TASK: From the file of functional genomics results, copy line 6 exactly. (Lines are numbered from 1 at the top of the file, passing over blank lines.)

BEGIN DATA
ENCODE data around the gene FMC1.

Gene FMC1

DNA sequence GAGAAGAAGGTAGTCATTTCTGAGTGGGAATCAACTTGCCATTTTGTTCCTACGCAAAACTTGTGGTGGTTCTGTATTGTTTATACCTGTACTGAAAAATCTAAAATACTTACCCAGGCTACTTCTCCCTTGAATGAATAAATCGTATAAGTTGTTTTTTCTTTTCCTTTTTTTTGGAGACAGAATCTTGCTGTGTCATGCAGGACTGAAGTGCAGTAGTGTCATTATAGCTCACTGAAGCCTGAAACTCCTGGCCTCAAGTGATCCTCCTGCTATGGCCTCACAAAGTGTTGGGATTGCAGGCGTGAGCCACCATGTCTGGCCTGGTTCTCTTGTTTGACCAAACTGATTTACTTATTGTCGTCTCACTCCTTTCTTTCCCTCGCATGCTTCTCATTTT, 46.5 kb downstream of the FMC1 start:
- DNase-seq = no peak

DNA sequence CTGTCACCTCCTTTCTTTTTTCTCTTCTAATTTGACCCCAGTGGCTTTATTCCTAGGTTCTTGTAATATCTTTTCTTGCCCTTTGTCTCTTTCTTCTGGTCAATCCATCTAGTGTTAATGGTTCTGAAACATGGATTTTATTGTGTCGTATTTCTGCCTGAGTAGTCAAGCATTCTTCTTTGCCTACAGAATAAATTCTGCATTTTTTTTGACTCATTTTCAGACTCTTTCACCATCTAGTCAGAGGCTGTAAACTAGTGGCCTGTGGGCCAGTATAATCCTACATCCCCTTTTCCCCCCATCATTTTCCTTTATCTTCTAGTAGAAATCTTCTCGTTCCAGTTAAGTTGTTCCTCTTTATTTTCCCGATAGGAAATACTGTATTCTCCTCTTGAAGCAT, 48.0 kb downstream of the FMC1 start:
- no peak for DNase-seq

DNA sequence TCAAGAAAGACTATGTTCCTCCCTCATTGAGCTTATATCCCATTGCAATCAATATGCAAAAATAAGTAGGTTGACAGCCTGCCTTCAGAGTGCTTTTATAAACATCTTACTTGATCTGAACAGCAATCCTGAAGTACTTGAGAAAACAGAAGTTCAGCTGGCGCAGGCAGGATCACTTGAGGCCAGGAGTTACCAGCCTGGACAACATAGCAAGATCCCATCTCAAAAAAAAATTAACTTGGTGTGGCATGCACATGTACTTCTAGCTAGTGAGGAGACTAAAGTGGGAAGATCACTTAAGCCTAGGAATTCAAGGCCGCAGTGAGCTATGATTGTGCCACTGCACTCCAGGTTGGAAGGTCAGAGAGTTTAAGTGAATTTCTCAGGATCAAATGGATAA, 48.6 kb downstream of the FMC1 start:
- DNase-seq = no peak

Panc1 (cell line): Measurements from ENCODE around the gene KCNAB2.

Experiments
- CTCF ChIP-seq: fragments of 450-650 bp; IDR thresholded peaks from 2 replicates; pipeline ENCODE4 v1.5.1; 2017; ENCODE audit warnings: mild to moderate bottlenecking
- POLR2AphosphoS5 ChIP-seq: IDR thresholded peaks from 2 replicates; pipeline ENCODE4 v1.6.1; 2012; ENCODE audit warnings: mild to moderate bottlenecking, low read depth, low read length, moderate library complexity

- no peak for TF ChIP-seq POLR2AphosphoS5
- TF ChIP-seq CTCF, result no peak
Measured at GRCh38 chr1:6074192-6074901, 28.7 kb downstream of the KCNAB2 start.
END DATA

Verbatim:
- no peak for DNase-seq